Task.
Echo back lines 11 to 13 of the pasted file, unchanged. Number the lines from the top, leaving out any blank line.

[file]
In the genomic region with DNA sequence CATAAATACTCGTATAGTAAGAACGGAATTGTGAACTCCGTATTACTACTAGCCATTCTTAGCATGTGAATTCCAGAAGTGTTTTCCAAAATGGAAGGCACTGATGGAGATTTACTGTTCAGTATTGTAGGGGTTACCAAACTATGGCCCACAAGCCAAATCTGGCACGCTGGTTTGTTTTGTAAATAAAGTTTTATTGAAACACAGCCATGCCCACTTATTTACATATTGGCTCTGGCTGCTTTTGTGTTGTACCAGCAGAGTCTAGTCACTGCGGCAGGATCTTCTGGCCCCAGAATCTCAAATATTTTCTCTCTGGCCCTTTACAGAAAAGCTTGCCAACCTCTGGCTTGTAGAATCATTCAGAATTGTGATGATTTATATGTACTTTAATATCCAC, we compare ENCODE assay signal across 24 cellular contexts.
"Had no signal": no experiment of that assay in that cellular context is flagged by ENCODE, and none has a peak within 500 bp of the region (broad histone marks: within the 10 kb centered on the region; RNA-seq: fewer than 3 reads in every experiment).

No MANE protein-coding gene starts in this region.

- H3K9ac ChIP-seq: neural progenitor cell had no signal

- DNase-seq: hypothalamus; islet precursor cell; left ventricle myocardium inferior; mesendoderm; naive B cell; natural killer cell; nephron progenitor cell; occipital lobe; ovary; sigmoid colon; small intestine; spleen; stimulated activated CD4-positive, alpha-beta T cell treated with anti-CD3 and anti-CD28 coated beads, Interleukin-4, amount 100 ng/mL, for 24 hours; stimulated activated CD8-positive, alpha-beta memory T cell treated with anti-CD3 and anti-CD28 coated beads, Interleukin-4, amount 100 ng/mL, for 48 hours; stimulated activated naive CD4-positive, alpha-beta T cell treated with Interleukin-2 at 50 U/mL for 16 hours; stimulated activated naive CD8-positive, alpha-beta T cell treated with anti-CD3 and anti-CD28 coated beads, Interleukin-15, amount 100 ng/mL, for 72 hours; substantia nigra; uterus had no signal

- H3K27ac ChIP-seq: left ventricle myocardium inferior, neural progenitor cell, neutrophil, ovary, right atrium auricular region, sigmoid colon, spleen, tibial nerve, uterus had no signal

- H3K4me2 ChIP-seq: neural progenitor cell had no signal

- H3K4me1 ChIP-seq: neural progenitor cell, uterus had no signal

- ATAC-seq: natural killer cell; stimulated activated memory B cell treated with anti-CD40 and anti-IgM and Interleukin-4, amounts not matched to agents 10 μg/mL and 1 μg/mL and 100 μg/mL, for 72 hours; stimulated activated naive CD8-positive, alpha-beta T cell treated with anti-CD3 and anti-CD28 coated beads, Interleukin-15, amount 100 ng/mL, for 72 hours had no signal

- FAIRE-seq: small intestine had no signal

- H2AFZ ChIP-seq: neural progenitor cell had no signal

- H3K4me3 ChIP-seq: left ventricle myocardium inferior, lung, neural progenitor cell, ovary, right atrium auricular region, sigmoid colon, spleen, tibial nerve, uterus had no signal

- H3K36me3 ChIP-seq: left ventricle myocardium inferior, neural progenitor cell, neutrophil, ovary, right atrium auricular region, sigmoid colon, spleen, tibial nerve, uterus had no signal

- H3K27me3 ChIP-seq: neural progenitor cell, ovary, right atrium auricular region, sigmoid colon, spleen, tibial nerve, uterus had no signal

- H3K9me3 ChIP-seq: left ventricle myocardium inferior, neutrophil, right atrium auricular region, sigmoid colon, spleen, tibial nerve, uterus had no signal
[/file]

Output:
- H2AFZ ChIP-seq: neural progenitor cell had no signal

- H3K4me3 ChIP-seq: left ventricle myocardium inferior, lung, neural progenitor cell, ovary, right atrium auricular region, sigmoid colon, spleen, tibial nerve, uterus had no signal

- H3K36me3 ChIP-seq: left ventricle myocardium inferior, neural progenitor cell, neutrophil, ovary, right atrium auricular region, sigmoid colon, spleen, tibial nerve, uterus had no signal